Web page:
Michael Jackson's shocking recording in Conrad Murray trial: Bad press for Phil Anschutz?
If you haven't yet heard the recording of a doped-up Michael Jackson played in the Dr. Conrad Murray trial (check it out below), you'll be shocked. But while Murray's the man in the hot seat, will the case's revelations splash back on Denver's Phil Anschutz, who stood to profit handsomely had Jackson been able to headline the tour he was financing?
If this snippet of audio is any indication, trial observers may be left wondering if pressure on Jackson to tour hastened his death.
Of course, our hometown gazillionaire didn't escape from the tour's cancellation financially unscathed. Shortly after Jackson's June 2009 death, speculators wondered how much money Anschutz would lose. Three months earlier, the trade magazine Reinsurance reported that AEG Live, the Anschutz-owned promotion wing behind Jackon's "This Is It" tour, was only able to secure insurance for the first ten of fifty dates due to fears about MJ's sturdiness, or lack thereof. AEG Live chief executive Randy Phillips later said 23 of the gigs had been insured. But that still suggested a financial bath in the tens of millions. And AEG Live also handled ticketing for the lavish Jackson memorial at Los Angeles' Staples Center, a venue Anschutz owns. The event likely resulted in a net loss, too.
But within months, Anschutz was able to turn these fiscal minuses into a plusses. By late October, he'd reportedly made back the $36 million the non-tour cost him by selling "This Is It" rehearsal footage to Sony for $60 million. And he also had a sizable piece of the This Is It movie, which proved to be a cash cow as well.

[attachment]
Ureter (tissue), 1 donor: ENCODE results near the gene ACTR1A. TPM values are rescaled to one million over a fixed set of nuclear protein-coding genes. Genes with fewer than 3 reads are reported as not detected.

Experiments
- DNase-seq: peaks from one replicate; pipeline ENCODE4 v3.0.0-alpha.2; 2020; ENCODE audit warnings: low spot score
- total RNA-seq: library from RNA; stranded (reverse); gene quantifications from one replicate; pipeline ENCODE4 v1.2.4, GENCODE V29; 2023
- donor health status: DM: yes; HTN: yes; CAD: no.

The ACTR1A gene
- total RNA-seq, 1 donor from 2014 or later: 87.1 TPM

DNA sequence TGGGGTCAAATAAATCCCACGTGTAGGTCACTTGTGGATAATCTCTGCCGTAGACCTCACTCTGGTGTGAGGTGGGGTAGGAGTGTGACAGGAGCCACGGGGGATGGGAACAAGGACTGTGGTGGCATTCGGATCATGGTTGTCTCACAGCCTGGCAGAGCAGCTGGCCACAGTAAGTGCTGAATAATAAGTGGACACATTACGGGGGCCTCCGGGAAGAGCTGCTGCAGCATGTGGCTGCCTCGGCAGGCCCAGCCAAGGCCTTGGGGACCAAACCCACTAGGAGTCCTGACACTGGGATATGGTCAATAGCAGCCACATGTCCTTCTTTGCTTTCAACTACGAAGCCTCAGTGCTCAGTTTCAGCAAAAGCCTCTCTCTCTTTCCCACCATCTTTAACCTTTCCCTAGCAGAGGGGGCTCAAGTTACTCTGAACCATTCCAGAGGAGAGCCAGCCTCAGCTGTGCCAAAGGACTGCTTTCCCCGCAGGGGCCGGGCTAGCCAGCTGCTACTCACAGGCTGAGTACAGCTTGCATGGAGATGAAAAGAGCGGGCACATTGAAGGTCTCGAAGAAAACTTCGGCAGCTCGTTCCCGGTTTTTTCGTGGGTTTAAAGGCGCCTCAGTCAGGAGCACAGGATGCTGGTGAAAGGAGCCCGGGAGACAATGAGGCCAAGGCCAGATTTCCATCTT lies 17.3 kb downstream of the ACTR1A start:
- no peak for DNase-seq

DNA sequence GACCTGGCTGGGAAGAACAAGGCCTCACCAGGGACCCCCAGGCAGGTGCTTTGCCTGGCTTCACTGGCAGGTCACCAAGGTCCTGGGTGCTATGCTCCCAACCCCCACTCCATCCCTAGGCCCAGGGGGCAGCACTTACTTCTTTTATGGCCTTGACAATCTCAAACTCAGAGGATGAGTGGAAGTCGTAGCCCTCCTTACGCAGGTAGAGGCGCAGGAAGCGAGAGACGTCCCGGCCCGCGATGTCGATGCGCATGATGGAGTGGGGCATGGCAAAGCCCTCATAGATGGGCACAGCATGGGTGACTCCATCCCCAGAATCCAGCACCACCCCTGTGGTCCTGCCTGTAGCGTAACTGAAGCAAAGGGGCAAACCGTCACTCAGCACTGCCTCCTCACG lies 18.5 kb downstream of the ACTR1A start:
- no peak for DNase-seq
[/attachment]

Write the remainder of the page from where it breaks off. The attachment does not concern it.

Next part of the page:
Even so, Anschutz wasn't pilloried for profiting from Jackson's demise, in part because he's so adept at manipulating the press. He's in the process of purchasing the Oklahoman newspaper -- the deal also includes Colorado Springs' Broadmoor Hotel -- and a recent profile of him by the paper couldn't have been puffier if it'd been printed on a cotton ball.
Indeed, the Columbia Journalism Review's Ryan Chittum made the article the centerpiece of his new column "How Not to Cover Your Paper's New Owner." After quoting a reference to Anschutz's belief in family values, Chittum writes, "Is 'family values' code for "finances anti-gay issues" and misinformation about evolution? That certainly doesn't put him out of line with political thought in my home state, of course, or with the paper's editorial history, but it's a disservice to readers not to report it. Let's face it: Anschutz is probably not buying a newspaper in 2011 to make money."
Granted, Jackson's obsession with making a comeback might have led him to an early grave even if AEG Live never pushed him to headline a grueling tour he seemed far too weak to complete. But the more testimony about such subjects is heard, the likelier Anschutz and his company could wind up looking bad -- and not in the way Jackson redefined the term.
Here's the Jackson recording played at the trial:
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